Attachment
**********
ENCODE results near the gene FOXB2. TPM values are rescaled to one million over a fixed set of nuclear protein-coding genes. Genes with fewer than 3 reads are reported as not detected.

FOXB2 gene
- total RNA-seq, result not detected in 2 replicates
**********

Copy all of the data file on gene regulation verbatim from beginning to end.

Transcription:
ENCODE results near the gene FOXB2. TPM values are rescaled to one million over a fixed set of nuclear protein-coding genes. Genes with fewer than 3 reads are reported as not detected.

FOXB2 gene
- total RNA-seq, result not detected in 2 replicates